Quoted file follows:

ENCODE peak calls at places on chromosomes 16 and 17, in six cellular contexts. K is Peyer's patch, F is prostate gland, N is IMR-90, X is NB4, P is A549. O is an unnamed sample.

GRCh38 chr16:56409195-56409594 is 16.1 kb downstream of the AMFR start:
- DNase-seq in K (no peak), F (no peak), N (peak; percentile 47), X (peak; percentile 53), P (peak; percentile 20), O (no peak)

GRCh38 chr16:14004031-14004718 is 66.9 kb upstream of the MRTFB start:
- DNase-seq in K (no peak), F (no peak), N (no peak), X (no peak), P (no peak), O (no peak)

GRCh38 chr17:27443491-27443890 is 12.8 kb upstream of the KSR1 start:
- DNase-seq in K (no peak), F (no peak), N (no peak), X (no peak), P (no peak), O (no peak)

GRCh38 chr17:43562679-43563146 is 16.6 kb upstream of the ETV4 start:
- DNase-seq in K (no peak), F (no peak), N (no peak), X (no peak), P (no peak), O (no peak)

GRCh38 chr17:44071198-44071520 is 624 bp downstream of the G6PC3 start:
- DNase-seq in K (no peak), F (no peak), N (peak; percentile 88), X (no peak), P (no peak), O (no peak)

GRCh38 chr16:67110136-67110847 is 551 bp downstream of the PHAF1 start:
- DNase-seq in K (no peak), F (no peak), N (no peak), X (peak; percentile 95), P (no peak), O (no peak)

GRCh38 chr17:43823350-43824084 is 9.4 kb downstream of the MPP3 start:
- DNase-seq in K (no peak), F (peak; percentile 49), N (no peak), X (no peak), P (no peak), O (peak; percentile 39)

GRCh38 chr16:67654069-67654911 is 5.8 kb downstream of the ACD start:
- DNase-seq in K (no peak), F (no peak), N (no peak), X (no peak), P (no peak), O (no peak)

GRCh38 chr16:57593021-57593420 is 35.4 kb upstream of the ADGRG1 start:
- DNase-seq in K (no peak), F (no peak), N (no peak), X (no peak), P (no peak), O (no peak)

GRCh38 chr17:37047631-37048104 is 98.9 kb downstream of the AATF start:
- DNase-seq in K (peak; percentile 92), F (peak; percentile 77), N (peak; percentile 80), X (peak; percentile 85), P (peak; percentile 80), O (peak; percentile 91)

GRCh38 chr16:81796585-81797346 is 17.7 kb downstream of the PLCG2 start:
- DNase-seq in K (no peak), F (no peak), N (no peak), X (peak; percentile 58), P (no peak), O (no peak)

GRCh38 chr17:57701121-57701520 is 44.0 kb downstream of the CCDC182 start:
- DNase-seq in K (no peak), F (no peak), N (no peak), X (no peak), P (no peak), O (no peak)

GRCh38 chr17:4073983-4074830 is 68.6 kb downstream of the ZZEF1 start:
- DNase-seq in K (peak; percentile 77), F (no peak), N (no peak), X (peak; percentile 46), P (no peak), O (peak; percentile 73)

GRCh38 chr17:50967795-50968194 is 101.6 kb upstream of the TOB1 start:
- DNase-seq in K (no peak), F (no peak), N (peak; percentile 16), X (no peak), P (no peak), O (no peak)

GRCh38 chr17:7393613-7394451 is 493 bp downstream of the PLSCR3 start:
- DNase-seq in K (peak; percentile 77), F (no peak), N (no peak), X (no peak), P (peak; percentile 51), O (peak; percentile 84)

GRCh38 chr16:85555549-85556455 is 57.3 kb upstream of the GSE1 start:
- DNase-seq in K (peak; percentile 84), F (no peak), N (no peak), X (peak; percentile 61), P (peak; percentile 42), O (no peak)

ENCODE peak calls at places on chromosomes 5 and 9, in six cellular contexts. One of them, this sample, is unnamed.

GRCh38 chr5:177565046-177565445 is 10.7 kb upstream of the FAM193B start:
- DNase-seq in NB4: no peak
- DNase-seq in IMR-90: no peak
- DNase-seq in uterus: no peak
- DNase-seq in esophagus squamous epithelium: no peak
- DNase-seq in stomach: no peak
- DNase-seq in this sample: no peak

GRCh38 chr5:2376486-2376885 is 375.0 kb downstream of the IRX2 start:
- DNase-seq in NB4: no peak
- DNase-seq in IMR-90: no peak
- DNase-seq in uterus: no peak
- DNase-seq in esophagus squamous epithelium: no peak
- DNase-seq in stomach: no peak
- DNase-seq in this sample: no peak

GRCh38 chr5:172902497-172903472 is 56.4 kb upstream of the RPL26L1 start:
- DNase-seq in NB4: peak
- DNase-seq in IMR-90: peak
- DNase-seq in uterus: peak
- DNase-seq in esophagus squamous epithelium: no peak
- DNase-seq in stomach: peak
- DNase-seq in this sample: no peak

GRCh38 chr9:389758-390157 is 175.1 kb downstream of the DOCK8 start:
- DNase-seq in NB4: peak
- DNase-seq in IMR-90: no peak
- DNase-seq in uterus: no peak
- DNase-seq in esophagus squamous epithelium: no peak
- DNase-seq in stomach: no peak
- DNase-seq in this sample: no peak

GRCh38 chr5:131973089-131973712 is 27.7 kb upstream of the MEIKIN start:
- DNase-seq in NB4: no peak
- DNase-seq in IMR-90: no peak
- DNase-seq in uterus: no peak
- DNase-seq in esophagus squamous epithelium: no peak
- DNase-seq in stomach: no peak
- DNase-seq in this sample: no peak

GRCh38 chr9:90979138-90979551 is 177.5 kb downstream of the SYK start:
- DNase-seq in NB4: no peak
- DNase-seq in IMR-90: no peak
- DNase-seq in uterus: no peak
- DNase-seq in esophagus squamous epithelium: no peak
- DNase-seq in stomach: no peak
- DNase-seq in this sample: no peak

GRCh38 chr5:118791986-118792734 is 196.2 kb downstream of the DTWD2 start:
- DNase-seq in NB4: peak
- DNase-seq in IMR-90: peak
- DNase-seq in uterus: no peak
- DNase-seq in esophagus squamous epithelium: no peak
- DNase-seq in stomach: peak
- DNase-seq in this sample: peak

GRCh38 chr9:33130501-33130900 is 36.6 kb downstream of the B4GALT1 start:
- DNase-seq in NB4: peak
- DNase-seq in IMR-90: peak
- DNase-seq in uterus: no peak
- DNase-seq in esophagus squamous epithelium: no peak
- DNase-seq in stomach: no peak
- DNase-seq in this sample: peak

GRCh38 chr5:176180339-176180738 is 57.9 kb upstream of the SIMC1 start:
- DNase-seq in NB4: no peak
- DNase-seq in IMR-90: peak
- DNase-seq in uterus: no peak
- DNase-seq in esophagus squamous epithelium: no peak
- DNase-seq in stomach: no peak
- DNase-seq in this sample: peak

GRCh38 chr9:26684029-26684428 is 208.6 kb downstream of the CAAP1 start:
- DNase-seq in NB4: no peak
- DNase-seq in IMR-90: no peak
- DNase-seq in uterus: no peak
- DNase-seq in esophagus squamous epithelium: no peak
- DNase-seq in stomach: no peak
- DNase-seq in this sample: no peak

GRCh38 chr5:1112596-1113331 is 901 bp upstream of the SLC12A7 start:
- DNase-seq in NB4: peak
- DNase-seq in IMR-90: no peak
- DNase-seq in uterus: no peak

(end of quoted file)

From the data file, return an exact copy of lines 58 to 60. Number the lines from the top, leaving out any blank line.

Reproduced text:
- DNase-seq in IMR-90: no peak
- DNase-seq in uterus: no peak
- DNase-seq in esophagus squamous epithelium: no peak